Project: Rosebank Towers
Artist: Marco Cianfanelli
Artwork: Transpiration I
Dimensions: Total height 31.5 meters
Material: Rusted lasercut mild steel
Completed October 2017
Bridging the expansive, vertical volumes of Rosebank Towers' three main atriums, the sculpture echoes the organizational structure of the building. Each atrium has an individual spatial characteristic, from ground to upper-most atrium, the building experiences shifts in vertical spatial composition ranging from suspension, to tension and finally to compression. Each sculptural component works in conversation with its environment, exaggerating the open space in relationship to the structures that define it.
Taking inspiration from the parallels between the complex organic structures of the tree and the neural network, Transpiration I explores the cognitive process, from sensory perception, through process and, finally, to expression. The title itself points to the process by which water is transported through the tree, from root, through the trunk and is ultimately transpired through the leaves. But, at the root of the word is the term: “transpire”, which alludes to the ways in which things come to be known.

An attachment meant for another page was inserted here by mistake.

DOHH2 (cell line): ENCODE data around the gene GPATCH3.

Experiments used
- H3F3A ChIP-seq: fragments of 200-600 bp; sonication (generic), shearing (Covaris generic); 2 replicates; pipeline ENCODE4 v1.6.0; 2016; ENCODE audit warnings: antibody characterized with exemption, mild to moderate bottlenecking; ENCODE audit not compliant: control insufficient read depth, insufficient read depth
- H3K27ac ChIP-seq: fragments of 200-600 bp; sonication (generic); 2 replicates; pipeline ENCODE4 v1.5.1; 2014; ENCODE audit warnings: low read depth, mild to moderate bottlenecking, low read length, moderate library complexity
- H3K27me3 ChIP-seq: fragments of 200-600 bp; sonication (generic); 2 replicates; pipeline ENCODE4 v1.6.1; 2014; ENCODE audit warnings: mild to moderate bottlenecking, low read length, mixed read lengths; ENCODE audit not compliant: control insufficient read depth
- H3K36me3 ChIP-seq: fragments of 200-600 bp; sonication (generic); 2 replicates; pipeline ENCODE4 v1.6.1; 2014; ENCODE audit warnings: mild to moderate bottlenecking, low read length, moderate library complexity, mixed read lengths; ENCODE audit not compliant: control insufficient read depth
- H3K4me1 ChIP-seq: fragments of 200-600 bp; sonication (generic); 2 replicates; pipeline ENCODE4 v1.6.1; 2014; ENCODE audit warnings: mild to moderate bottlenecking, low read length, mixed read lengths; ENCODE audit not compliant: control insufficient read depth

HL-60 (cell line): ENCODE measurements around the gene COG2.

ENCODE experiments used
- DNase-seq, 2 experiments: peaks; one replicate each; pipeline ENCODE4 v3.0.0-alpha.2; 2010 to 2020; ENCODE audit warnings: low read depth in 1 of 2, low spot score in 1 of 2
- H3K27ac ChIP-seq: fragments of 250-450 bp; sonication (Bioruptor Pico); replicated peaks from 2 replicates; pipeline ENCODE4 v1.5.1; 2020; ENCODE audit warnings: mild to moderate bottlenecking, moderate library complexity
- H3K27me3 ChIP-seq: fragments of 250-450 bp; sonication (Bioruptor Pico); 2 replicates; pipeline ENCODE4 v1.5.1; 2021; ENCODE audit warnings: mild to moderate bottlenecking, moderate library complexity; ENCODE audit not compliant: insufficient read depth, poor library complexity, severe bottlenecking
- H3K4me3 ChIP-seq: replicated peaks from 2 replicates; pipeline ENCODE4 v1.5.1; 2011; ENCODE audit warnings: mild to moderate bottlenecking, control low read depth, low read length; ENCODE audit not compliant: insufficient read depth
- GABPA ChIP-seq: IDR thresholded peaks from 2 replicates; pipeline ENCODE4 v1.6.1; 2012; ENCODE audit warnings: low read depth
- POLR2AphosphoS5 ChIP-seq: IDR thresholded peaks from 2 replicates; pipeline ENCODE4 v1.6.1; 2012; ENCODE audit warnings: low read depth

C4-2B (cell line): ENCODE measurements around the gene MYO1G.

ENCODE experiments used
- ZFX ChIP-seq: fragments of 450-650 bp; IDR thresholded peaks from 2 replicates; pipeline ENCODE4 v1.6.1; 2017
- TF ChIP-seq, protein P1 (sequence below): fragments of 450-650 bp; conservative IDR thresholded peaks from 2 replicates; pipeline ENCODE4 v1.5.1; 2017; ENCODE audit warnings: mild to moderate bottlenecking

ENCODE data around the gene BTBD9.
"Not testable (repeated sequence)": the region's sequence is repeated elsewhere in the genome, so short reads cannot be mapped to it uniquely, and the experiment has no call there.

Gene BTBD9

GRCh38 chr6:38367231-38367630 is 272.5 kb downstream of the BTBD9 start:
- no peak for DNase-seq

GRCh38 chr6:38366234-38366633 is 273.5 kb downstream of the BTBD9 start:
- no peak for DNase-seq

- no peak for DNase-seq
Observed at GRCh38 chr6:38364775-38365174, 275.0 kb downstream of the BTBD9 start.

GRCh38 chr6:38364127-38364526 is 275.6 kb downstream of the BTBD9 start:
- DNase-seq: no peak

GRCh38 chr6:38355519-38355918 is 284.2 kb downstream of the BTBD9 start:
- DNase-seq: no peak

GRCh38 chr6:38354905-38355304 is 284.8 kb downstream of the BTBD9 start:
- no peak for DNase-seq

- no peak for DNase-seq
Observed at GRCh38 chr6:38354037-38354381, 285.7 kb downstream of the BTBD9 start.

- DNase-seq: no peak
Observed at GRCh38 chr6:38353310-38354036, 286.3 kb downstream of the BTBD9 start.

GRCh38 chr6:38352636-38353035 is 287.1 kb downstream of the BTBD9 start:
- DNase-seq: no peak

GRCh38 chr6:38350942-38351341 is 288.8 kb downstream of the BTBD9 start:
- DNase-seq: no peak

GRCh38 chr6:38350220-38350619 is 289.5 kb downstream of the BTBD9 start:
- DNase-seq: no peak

Suspended in the main reception, hang the roots, functioning as receptors, their individual branches carry words related to sensory perception.
At the heart of the building, stretching up several levels, is the stem or trunk of Transpiration I. It is not a structural architectural element, but instead represents an independent presence expanding through the space. Emerging from the seams of the splitting outer husk, are lines of text that speak to the process of organizing random stimuli into streams of coherent information.
Piercing through the floor of the upper atrium is the canopy, its fronds and branches, defined by the lexicon of human emotion in various stages of becoming, divided into the four-branch model of human emotion.
The major challenge was to retrofit more than 5 tons of sculpture components to a building by hand. This required careful planning between designers, engineers, contractors and fabricators. No welding work could take place on site, so all sculpture components had to be designed and fabricated, so that they could be assembled on site.
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